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Spanking In Public Schools

Spanking In Public Schools

By John Livingston Clark

So, your child has been called into the school office to be disciplined. You reside in a state where corporal punishment is legal. The principal calls you to see if it is okay with you for him to paddle your child. What would you tell him?

I was surprised to learn that in 19 states paddling students is still legal, and some school districts, mostly in rural settings, still do it. Overall, however, nationally in the United States, there has been a decrease by about 125, 000 cases from 2000 to 2010.

There has always been controversy over paddling, some saying it is physically and psychologically harmful. One such person is Rep. Carolyn McCarthy, democrat from New York, who has been introducing a bill each year since 2010, in an attempt to ban it nationwide. While it is true that “there are so many other ways of handling discipline,” in the words of Rep. McCarthy, is she correct in saying that spanking is harmful? There are parents and superintendents who are on both sides of the fence.

One parent in Tennessee said, “Study after study has shown the mental trauma that paddling causes…” but Deborah Sendek, program director for the Center For Effective Discipline, conceded that it is a matter of doing it properly. In her words, “There’s no one teaching you the ‘right’ way to hit a kid.”

The issue then may not be so much a matter of whether or not it should be done, or be banned, as it is doing it properly. It is true that at times spanking can be considered abuse. However, I have heard people from the older generation who were spanked growing up say that no harm was ever done, physically or emotionally. Does that not speak louder than any so-called study? At the same time just because there are cases of abuse by improperly spanking a child that does not give justification for banning it completely.

Is there a correct and incorrect way to spank”? When I worked at a private Christian school many years ago I was asked by a parent to spank his son, in front of him. Though I was somewhat nervous about that I had been taught how to do it correctly, so no abuse would occur. The father expressed his desire for me to do it rather than him so that his son would view the teacher as an authority figure. This is what I was taught: The child needs to bend over and grab their knees. That way the child is less apt to move. The paddle will make contact with only the muscle flab on the rear end, thereby resulting in pain but not injury. Abuse happens when the paddle hits a bone and causes bruising, which can occur if the child stands because the paddle can too easily strike the bone of the back or leg.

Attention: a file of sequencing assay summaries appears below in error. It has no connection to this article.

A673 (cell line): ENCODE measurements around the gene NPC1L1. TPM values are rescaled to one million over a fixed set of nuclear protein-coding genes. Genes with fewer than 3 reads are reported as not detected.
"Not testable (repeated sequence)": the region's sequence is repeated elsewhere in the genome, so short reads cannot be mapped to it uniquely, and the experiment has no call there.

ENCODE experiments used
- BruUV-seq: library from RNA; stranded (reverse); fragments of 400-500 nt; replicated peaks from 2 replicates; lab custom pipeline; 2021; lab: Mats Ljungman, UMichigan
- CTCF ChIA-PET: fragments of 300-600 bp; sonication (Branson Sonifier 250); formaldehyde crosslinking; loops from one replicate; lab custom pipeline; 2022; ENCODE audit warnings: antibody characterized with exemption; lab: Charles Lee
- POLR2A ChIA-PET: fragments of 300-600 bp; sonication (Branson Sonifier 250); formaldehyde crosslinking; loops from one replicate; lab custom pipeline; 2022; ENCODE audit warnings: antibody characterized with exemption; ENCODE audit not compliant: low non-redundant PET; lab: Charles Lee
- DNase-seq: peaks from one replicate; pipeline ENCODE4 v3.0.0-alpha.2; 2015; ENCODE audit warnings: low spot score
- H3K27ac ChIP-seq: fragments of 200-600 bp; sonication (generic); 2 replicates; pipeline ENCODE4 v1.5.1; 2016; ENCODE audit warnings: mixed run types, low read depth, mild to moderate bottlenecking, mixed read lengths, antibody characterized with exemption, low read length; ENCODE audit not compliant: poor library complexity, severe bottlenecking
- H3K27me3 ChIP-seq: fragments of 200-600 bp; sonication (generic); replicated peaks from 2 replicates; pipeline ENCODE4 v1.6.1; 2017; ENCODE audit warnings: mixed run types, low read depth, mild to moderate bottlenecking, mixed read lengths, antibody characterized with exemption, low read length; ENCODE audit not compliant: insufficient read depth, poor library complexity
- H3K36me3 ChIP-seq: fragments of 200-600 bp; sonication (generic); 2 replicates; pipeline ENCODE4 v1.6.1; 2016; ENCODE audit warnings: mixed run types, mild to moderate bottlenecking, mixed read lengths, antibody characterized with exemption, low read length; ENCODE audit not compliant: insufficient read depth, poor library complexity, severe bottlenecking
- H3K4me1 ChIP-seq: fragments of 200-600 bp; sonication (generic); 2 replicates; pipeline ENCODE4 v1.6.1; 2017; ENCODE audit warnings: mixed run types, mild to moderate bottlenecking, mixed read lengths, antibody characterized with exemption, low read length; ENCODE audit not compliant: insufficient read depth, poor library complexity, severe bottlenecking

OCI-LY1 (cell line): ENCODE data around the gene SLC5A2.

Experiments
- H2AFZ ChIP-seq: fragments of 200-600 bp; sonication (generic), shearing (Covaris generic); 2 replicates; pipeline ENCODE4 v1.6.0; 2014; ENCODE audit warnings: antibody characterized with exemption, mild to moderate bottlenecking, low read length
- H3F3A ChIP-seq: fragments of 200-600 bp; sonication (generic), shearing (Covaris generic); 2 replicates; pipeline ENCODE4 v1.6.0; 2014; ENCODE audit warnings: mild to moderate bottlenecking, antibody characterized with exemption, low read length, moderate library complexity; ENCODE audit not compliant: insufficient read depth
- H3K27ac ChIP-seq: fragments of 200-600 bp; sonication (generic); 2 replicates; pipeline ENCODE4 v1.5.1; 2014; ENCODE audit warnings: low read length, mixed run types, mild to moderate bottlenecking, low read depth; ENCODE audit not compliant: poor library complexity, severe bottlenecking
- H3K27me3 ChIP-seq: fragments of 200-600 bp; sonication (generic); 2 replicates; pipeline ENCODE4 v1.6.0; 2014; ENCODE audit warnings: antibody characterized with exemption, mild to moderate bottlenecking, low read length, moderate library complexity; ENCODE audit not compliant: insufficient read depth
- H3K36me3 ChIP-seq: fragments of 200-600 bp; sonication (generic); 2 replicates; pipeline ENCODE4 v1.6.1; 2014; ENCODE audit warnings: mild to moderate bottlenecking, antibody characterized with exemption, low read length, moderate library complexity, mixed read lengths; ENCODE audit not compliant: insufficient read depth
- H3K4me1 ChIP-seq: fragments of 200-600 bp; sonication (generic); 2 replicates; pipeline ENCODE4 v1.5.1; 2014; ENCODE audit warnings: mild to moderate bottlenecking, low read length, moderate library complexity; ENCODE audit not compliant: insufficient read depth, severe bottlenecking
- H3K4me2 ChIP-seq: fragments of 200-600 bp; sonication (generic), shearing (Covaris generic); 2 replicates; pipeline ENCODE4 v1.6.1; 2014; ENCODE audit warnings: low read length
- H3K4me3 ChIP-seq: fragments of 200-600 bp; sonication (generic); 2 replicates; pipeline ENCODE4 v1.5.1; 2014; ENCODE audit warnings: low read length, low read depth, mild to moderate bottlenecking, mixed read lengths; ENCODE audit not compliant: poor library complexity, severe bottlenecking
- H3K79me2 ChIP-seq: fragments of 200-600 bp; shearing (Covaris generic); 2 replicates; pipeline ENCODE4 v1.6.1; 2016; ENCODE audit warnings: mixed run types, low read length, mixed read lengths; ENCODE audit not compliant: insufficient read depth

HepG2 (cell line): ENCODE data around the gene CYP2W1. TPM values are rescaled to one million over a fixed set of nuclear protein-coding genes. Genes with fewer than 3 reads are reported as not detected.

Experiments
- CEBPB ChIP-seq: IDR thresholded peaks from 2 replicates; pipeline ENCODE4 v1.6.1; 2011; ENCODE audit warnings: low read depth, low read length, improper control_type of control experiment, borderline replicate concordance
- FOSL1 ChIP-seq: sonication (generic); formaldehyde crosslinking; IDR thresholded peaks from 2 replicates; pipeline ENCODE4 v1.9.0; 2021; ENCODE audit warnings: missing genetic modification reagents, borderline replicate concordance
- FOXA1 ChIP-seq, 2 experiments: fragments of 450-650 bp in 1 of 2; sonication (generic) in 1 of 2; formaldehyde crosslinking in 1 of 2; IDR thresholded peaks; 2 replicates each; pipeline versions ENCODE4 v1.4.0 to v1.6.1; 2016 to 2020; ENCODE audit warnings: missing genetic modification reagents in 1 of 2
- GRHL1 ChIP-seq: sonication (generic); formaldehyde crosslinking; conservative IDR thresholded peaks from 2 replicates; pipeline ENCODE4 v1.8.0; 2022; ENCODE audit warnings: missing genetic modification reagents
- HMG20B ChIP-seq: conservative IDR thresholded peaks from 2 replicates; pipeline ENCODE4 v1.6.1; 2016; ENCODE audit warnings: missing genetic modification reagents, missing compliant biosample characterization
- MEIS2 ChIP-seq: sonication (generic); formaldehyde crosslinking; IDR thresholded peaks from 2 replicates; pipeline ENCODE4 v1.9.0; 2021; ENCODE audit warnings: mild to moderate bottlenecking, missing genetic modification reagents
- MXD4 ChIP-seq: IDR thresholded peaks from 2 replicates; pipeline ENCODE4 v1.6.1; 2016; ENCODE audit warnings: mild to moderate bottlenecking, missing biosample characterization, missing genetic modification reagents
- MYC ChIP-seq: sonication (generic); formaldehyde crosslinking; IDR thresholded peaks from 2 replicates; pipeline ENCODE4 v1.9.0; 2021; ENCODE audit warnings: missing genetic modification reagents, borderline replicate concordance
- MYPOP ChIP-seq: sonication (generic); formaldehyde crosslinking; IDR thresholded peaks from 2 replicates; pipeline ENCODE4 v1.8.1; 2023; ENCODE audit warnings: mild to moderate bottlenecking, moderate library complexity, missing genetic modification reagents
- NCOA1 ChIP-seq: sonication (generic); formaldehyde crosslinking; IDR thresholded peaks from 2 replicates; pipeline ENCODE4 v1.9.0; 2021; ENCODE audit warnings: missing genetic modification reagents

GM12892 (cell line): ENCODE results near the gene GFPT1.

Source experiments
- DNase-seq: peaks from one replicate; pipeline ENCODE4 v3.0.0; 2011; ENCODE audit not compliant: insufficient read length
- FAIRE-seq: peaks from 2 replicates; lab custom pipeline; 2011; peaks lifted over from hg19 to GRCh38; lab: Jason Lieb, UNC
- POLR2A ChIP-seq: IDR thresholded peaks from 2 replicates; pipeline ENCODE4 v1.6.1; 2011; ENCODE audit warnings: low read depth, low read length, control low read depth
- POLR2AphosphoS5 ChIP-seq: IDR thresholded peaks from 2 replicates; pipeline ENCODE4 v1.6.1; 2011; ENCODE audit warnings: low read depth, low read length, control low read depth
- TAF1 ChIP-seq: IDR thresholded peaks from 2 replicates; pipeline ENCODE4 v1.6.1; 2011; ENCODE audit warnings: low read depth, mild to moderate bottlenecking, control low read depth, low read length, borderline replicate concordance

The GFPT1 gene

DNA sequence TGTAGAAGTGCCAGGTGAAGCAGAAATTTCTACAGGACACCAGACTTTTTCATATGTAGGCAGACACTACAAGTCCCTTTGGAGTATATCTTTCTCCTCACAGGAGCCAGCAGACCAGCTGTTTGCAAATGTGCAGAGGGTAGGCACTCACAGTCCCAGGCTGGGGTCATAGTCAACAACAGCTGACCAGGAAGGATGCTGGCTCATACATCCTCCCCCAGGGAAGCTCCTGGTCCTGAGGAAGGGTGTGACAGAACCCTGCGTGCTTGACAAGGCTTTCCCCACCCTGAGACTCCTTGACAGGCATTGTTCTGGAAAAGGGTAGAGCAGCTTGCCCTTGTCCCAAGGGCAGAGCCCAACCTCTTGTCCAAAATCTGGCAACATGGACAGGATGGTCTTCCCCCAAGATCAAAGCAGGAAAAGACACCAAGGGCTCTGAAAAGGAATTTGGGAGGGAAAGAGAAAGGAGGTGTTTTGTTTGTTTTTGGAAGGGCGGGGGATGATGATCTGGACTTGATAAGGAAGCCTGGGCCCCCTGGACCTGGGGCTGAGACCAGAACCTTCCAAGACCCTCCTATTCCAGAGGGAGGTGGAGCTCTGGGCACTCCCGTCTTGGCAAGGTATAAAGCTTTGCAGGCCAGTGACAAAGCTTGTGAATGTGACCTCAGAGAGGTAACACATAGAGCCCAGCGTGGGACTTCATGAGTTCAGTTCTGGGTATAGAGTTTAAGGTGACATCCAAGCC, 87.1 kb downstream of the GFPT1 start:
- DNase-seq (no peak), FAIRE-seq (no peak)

The other factor besides the legality of it, or doing it properly, is the age of the child. In my opinion, spanking can be effective up to a certain age. Beyond that, other forms of discipline should be used. Whether or not it is administered it must always be done with the consent of the parents.

One final word is from the Bible. Proverbs 13:24 says, “whoever spares the rod spoils the child.”

About John Clark

John Livingston Clark is 74 years of age and lives in central Washington State. He has written two published books, and two published poems. His initial book is called, " God's Healing Hope: Breaking the Strongholds of Wrong Thinking." His second book, released in December of 2016, is a motivational book written to seniors titled, " Seniors: Are You Retiring or Recharging?" Both books are available on amazon. You can also view his writings on www.faithwriters.com. His “Poem For Senior Citizens” is in the 5th spot on FW.

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  1. Definitely a tough subject. Striking in anger never accomplishes good. The difficulty in spanking is the fact that the heart must be right…with discipline (instruction vs punishment) intended. That requires a spiritual maturity I have seldom seen. My favorite parenting book was Ted Tripp’s Shepherding A Child’s Heart. He neither advocates nor prohibits spanking…he simply focuses on the parenting intended. Loved it.

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